The proportion of reported confirmed cases was substantially higher in the Central region of Hungary than the proportion of seropositivity as identified via the cross-sectional survey, which can be explained by the higher rate of testing performed in this area: among those with a PCR test performed until May 16, 43% was obtained in the Central region, which represents 30% of the total population.

Our results suggest a higher SARS-CoV-2 infection rate in older individuals and with persons with chronic diseases, which have been shown to be a risk factor for more severe disease course. (Grasselli et al. 2020) We must also note that a large proportion of reported cases occurred in institutions (Table 4), mainly in nursing homes. Among them 74% were 65 years or older, and mortality was much higher among elderly people. (Kemenesi et al. 2020) The reason for this might be that in older individuals, the immune response is less effective. Moreover, there is evidence that in older individuals suffering from SARS-CoV-1 infection, the switch from innate to adaptive immunity is impaired resulting in an insufficient antibody production, which seems to be the case in SARS-CoV-2 infection as well. (Nikolich-Zugich et al. 2020) This highlights the need for specific interventions and safety measures in elderly care facilities as part of the exit strategy, such as prolonged restrictive measures including strict visitor policy, rigorous cleaning and disinfection protocols, mandatory use of personal protective equipment by the staff, appropriate training of the personnel, viral testing of the new residents, frequent surveillance of symptoms suggestive for SARS-CoV-2, and adequate policies and organization to isolate individuals with suspected infection.

In line with prior evidence, our data also showed that loss of smell or taste might be associated with SARS-CoV-2 infection. (Spinato et al. 2020) We also found that diarrhea was more common among seropositive people, which is in accordance with the previously reported Italian and Chinese data. (Lin et al. 2020; Buscarini et al. 2020)

Based on the results reported in the present study exploring the epidemiology of SARS-CoV-2 exposure, the development of an exit strategy from the currently applied containment regulations is feasible. General regulations considered to be essential to control the spread of SARS-CoV-2, which were introduced all over the world, were adapted in Hungary in a relatively early phase. Due to differences in the implementation of safety recommendations, however, each country may have its own characteristic course of the epidemic. Therefore, we believe that each country needs to survey their population in order to learn their unique characteristic of COVID-19 epidemic and to develop their individual strategic plan to establish a transition back to normal everyday living and to resuscitate the economy. We acknowledge that a sensitive balance between people’s health and economy exists; however, an early opening of the economy might undermine positive effects of restrictive efforts. Our study suggests that early initiation of safety measures and adherence to regulations can decrease the spread of SARS-CoV-2 and result in low COVID-19–related morbidity and mortality, especially protecting the elderly (aged 65 and older) who are the most vulnerable against the SARS-CoV-2 infection.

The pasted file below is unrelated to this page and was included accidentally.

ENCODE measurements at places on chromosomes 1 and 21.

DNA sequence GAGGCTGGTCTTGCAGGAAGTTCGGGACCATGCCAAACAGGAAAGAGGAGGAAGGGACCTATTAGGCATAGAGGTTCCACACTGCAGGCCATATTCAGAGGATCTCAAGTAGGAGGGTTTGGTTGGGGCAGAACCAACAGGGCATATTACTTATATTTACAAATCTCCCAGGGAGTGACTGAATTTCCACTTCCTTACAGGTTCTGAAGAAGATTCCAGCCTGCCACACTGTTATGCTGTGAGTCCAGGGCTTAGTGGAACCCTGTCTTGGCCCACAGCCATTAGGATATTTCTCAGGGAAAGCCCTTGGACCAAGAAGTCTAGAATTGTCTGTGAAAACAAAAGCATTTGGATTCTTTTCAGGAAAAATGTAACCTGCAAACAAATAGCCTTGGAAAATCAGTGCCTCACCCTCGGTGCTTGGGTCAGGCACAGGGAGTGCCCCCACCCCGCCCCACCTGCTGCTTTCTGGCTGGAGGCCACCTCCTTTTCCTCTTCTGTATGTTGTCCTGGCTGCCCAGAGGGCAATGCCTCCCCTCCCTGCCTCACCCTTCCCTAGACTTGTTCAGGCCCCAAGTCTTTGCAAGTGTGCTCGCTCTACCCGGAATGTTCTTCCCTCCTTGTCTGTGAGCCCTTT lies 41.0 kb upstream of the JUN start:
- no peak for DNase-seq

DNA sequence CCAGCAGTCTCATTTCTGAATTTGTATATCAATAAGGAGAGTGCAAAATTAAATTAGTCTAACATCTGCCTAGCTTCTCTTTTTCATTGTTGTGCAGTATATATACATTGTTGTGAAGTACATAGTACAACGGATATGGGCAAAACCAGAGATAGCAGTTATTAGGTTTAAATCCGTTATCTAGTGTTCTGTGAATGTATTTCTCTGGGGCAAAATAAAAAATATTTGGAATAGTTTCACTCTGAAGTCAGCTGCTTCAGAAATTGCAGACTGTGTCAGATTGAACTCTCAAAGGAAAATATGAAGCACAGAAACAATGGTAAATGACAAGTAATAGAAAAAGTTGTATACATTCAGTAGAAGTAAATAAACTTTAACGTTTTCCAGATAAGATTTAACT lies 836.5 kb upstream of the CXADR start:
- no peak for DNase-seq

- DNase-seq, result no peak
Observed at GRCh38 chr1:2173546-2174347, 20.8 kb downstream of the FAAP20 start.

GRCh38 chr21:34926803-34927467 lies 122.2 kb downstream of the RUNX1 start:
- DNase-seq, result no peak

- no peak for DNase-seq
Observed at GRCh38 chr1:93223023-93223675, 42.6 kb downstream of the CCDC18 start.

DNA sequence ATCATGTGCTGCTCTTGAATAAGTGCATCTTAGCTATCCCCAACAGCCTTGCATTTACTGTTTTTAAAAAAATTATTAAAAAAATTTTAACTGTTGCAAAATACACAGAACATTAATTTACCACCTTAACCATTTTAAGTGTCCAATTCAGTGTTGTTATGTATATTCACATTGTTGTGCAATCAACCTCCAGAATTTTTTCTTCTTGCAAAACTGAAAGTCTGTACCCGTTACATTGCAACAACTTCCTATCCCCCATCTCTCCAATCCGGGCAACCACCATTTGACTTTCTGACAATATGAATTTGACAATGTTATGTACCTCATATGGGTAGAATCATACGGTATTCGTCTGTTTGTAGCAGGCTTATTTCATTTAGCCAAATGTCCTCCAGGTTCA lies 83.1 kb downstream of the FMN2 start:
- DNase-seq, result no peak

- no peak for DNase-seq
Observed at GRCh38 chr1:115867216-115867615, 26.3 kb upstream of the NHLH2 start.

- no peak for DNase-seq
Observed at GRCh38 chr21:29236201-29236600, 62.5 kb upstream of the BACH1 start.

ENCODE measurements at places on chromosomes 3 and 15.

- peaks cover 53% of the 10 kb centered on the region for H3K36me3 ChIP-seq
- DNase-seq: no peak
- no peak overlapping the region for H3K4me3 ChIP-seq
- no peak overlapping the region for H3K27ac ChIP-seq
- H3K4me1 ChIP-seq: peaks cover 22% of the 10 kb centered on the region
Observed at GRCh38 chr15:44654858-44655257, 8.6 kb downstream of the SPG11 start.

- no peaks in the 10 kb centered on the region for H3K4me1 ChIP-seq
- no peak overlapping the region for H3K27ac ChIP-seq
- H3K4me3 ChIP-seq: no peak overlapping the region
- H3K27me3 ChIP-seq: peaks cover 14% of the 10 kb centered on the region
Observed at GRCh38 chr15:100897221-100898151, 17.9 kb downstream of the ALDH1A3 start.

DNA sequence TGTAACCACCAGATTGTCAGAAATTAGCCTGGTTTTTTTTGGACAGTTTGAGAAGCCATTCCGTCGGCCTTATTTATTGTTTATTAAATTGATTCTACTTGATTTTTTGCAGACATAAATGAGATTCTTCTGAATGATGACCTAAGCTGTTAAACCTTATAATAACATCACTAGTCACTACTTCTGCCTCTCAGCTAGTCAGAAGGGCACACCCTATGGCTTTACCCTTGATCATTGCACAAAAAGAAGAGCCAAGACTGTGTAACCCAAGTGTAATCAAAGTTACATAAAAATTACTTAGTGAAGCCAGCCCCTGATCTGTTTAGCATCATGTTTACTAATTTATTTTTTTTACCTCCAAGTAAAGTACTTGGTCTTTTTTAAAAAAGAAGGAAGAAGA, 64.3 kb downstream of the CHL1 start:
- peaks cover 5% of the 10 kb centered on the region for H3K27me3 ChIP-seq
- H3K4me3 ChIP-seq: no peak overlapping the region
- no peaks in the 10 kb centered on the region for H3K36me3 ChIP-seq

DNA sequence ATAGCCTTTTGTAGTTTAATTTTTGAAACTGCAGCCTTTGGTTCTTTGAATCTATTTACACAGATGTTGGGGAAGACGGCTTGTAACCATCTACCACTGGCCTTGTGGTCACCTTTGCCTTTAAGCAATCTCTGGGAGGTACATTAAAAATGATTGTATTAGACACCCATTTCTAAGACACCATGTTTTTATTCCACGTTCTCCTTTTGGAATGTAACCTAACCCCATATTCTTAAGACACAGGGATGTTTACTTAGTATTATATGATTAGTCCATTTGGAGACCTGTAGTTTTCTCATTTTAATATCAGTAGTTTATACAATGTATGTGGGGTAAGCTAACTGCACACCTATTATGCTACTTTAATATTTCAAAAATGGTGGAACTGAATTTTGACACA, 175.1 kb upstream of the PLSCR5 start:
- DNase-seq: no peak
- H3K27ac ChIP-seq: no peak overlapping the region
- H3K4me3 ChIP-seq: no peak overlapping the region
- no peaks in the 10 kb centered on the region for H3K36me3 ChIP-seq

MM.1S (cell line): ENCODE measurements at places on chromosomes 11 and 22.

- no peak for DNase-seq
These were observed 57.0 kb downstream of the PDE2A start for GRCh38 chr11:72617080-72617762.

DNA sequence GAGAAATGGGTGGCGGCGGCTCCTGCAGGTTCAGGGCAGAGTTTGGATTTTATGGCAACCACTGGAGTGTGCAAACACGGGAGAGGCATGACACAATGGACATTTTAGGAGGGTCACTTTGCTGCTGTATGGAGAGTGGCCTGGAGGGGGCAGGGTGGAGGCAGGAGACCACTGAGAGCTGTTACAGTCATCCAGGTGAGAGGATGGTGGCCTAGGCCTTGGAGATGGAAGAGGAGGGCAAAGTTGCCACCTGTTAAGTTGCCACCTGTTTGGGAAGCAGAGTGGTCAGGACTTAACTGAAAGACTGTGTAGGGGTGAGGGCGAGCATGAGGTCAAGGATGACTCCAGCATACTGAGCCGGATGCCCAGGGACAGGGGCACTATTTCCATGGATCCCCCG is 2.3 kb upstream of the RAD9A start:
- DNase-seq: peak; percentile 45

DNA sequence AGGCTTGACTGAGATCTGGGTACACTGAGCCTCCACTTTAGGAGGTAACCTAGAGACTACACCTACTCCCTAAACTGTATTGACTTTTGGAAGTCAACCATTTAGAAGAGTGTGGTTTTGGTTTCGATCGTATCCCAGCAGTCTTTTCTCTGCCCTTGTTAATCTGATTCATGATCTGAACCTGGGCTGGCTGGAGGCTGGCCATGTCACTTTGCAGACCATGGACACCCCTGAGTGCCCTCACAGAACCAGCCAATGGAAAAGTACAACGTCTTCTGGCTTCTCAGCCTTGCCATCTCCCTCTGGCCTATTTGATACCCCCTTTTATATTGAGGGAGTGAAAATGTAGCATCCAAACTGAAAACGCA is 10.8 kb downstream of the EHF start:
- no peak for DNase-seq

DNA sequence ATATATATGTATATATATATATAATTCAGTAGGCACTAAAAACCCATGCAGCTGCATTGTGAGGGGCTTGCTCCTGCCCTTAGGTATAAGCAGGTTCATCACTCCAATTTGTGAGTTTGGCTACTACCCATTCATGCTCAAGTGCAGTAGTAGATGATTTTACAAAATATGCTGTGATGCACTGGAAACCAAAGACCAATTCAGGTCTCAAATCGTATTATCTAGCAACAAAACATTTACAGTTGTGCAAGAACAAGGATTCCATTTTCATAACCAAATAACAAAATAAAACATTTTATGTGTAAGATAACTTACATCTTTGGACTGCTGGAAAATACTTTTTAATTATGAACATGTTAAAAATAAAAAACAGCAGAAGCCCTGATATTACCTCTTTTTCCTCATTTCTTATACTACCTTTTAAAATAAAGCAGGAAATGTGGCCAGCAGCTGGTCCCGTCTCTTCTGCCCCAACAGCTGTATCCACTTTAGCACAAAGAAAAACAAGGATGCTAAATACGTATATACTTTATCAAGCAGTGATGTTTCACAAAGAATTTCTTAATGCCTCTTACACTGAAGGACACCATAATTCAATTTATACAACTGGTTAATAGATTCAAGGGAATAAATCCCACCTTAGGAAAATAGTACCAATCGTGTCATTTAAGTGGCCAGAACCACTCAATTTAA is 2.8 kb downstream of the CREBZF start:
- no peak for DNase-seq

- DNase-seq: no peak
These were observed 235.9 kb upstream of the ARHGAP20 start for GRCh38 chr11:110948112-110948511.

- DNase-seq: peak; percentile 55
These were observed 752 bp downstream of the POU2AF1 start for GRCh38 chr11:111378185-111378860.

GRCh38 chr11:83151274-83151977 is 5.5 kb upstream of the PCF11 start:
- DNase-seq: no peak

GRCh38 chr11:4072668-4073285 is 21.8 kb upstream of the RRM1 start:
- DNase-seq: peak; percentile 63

Results of the present study mirror the situation after a time period of 50 days of safety restrictions. In order to track the effect of economic reopening and loosening of restrictive safety measures, repeating this representative population-based cross-sectional survey with a nested longitudinal follow-up of a subgroup is planned. Moreover, as future waves of COVID-19 are predicted, until herd immunity is not obtained or until large-scale vaccination cannot be maintained, the need for such cross-sectional surveys are even more pronounced.

Our survey had certain limitations. First, selective non-response could be considered as a potential limitation; however, it is very unlikely that the participation in the study was related to a previously undiagnosed SARS-CoV-2 infection. Second, while PCR testing is regarded as the current standard diagnostic method for SARS-CoV-2 infection, the risk of false negativity can be significant and could be decreased significantly with repeated sampling which was not feasible in such a study.

In conclusion, our study suggests that early initiation of containment efforts and adherence to regulations may decrease the spread of SARS-CoV-2 and could result in low COVID-19–related morbidity and mortality. Consequently, an exit strategy from the currently applied containment regulations is feasible.